Although much attention has deservedly been paid to the problem of cyberbullying, little attention has been paid to some of the far-reaching implications of the anti-cyberbullying laws that collectively represent the response to the problem. This Article explores some of the unexamined and troubling aspects of the cyberbullying laws. Cyberbullying laws, mostly passed as part of states' education codes, prohibit cyberbullying, or bullying by electronic means, and provide schools with the authority to discipline students for it. (1) California enacted one of the first such laws in 2008, (2) and forty-six states and the District of Columbia now have laws prohibiting cyberbullying. (3)
The laws are a response to both the increased attention to the problem of cyberbullying over the last several years and calls-to-action to address it. (4) These calls have been made for good reason; cyberbullying is a prevalent, sometimes tragic, problem. (5) According to one study of twelve-to-seventeen-year-olds, 72 percent of Internet users reported at least one instance of bullying in the immediate prior year. (6) Of those in the study, 51 percent reported experiencing online bullying by other students in their school. (7) Given that this study was conducted in 2008, it seems reasonable to assume that the cyberbullying problem has not decreased with the increasing ubiquity of technology in the last few years, including new apps for texting and otherwise engaging through social media, some of which even provide for anonymous posting. (8)
Cyberbullying is not only a widespread problem but also one that can also have devastating effects. Rebecca Ann Sedwick serves as just one of many tragic examples of the effects of cyberbullying. (9) Rebecca was a twelve-year-old Florida girl who committed suicide in September 2013 by jumping off a platform at an abandoned cement plant after enduring more than a year of bullying by text message and over the Internet. (10)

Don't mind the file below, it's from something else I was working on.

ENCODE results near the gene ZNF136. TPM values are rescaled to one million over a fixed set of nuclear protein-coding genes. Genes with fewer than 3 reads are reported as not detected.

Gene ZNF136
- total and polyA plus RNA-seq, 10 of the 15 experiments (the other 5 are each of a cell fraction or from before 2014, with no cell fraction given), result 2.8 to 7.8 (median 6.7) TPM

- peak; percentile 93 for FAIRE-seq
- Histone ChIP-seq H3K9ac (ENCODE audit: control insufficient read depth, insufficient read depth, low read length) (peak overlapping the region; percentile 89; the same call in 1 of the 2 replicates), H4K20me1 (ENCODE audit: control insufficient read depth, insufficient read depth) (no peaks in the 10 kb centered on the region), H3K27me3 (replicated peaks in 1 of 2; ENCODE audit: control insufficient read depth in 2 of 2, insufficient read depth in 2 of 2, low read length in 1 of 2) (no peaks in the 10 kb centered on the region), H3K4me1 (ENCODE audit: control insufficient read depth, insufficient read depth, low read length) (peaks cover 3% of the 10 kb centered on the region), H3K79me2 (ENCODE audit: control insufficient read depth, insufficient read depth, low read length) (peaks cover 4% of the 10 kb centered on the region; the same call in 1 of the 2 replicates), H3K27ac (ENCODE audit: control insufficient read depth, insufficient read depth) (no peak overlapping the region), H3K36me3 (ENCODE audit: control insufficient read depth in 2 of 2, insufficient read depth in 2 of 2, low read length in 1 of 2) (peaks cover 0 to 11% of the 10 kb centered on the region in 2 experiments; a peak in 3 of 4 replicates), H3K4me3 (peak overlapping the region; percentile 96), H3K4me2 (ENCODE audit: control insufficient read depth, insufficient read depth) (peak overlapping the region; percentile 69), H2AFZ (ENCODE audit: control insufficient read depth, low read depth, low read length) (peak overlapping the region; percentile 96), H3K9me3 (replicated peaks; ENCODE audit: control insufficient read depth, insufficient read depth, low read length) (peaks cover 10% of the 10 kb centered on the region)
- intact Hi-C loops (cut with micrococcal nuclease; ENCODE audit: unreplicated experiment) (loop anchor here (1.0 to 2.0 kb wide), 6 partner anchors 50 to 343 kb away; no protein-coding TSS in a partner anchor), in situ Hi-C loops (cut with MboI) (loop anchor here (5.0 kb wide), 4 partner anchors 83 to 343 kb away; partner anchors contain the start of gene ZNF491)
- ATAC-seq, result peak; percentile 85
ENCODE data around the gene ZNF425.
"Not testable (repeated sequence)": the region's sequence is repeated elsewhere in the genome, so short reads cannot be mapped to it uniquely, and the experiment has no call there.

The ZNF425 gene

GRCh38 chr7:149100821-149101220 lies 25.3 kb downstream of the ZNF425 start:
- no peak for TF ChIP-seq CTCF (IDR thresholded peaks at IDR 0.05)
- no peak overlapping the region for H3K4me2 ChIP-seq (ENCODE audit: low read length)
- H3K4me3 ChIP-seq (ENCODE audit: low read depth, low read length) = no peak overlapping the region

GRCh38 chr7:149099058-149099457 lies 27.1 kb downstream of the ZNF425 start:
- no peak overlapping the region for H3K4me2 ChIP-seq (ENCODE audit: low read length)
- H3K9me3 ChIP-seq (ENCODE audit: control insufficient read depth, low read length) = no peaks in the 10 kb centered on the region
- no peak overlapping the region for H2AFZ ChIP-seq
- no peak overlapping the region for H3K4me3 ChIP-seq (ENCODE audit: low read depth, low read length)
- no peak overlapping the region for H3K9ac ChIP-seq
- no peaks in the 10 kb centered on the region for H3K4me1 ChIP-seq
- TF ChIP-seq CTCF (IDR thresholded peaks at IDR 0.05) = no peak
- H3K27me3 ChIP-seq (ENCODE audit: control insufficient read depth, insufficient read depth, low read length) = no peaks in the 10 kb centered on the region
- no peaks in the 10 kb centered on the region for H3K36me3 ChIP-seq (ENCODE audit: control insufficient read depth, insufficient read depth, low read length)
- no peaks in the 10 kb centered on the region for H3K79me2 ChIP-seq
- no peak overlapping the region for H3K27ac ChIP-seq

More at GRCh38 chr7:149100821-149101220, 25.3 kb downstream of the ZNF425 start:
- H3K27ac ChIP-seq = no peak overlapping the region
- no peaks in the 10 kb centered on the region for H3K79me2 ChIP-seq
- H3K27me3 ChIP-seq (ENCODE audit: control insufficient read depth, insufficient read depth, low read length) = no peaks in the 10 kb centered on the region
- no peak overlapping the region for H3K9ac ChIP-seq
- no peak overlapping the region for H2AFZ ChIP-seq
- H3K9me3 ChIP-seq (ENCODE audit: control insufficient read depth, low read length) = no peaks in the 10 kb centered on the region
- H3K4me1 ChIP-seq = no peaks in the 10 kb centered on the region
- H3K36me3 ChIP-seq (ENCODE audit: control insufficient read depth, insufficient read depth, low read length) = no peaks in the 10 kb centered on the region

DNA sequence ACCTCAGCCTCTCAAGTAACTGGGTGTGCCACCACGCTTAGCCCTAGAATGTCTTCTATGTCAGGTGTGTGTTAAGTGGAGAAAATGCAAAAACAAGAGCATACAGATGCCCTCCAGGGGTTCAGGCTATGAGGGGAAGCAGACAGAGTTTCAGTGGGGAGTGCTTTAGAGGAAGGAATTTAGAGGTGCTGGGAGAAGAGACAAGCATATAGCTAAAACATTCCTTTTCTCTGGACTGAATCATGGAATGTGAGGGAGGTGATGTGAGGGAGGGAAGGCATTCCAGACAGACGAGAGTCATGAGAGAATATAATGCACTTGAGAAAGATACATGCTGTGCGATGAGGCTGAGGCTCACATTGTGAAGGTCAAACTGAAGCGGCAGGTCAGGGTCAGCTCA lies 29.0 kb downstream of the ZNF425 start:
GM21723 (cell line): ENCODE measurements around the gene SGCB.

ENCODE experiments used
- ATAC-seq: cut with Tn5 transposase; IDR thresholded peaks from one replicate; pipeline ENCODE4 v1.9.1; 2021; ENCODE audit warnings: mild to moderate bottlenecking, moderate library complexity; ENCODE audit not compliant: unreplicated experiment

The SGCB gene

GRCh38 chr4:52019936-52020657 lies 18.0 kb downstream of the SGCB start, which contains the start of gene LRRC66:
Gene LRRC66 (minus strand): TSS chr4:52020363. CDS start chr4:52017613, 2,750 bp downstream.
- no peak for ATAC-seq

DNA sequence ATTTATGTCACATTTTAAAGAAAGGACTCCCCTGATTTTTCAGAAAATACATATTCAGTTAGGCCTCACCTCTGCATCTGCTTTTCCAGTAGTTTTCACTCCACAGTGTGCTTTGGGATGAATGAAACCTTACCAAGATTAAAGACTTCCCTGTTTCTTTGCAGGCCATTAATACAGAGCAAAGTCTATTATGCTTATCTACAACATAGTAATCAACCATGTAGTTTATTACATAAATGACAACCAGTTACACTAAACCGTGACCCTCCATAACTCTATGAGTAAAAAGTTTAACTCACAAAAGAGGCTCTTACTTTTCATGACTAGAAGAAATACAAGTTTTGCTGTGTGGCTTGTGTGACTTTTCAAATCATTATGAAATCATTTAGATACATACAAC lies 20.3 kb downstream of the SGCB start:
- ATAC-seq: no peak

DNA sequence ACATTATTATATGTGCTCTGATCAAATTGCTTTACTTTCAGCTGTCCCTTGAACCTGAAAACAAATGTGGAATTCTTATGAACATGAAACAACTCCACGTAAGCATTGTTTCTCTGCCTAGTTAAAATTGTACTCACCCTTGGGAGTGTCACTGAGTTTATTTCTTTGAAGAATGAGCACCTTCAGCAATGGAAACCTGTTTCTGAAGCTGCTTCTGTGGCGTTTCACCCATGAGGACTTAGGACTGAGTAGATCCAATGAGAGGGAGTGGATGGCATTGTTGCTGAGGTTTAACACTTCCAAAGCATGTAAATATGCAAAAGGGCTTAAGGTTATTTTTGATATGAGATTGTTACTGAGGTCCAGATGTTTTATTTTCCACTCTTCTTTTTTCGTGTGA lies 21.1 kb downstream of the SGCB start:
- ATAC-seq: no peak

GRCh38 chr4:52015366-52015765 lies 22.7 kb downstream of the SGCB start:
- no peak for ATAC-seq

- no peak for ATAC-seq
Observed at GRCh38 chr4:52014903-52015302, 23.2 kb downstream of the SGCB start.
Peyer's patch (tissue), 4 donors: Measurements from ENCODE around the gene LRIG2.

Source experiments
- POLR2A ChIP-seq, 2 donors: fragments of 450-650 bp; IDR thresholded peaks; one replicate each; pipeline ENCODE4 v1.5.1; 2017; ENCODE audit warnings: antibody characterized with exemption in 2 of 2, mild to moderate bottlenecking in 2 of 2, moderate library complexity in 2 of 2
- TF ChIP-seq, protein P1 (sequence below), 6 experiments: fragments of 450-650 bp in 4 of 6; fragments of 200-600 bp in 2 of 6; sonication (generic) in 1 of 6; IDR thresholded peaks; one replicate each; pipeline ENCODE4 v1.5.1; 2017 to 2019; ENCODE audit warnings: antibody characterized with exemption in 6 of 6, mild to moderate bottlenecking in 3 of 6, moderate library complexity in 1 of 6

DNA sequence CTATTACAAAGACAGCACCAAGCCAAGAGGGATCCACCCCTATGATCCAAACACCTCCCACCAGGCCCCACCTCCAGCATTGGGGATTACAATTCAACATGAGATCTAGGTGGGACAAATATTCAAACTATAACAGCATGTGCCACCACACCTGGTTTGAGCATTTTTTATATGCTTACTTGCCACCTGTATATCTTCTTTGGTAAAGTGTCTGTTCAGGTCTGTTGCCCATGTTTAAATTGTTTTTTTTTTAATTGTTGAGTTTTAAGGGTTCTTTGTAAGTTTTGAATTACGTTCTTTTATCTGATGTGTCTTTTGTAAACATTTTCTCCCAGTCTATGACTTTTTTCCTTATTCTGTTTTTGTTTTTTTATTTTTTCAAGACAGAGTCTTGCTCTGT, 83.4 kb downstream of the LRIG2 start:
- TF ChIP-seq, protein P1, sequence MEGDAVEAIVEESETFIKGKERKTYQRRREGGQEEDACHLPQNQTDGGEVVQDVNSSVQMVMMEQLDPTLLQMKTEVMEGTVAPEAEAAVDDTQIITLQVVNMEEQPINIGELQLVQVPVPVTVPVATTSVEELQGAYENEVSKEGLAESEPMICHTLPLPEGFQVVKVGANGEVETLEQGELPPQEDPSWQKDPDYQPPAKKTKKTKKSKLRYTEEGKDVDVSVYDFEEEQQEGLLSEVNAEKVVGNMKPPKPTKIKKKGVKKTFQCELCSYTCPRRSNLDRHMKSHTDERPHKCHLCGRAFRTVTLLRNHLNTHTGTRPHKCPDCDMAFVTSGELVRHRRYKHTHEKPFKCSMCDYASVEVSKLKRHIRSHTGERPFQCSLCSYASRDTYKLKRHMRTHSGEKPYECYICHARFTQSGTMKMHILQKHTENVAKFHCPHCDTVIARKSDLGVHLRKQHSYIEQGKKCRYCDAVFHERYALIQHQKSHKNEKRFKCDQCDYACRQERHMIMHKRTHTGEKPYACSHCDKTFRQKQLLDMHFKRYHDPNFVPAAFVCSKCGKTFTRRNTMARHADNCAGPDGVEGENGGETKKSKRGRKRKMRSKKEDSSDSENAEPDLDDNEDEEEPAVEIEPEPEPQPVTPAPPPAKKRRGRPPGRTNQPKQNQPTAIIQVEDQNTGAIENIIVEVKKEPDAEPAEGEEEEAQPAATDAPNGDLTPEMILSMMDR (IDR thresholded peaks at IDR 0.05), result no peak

By prohibiting cyberbullying among students, the cyberbullying laws are undoubtedly aimed at preventing more cases like Rebecca's and curbing the incidences of cyberbullying more generally. In intent, then, the laws heed the calls-to-action that have served as the catalyst for their enactment. Yet the manner in which the laws address the problem of cyberbullying creates its own set of problems. In a majority of states, they arguably provide schools with unlimited or nearly unlimited authority to conduct electronic surveillance of students' online and electronic activity whenever and wherever that activity occurs.
How do the cyberbullying laws provide schools with surveillance authority? By allowing schools the authority to discipline students for cyberbullying, they implicitly provide schools with the authority to ferret out the problem. (11) To determine whether and when students are engaged in cyberbullying, the schools have a few options, but among the most effective and efficient means is developing a system for comprehensively monitoring students' online and electronic activity. (12) Because cyberbullying laws do not prohibit this surveillance, they arguably allow schools to reach into students' lives while they are at home, work, the mall or other non-school places and gather electronic data on the students in the name of learning about cyberbullying activity. The laws expand the proverbial schoolhouse gates to such a degree that, in many cases, schools' authority to conduct surveillance of students is nearly without bounds. (13)
Some schools are beginning to grab this implicit power under the cyberbullying laws to conduct just this level of surveillance. While the exercise of this implicit authority is new, at least a few schools and school districts have now hired (at no small expense) companies to comprehensively monitor the online and electronic activity of all their students at all locations and times. For example, in July 2014, Jackson County School District in North Carolina announced that it is paying a private company, Social Sentinel, $9,500 for one year to monitor the social media...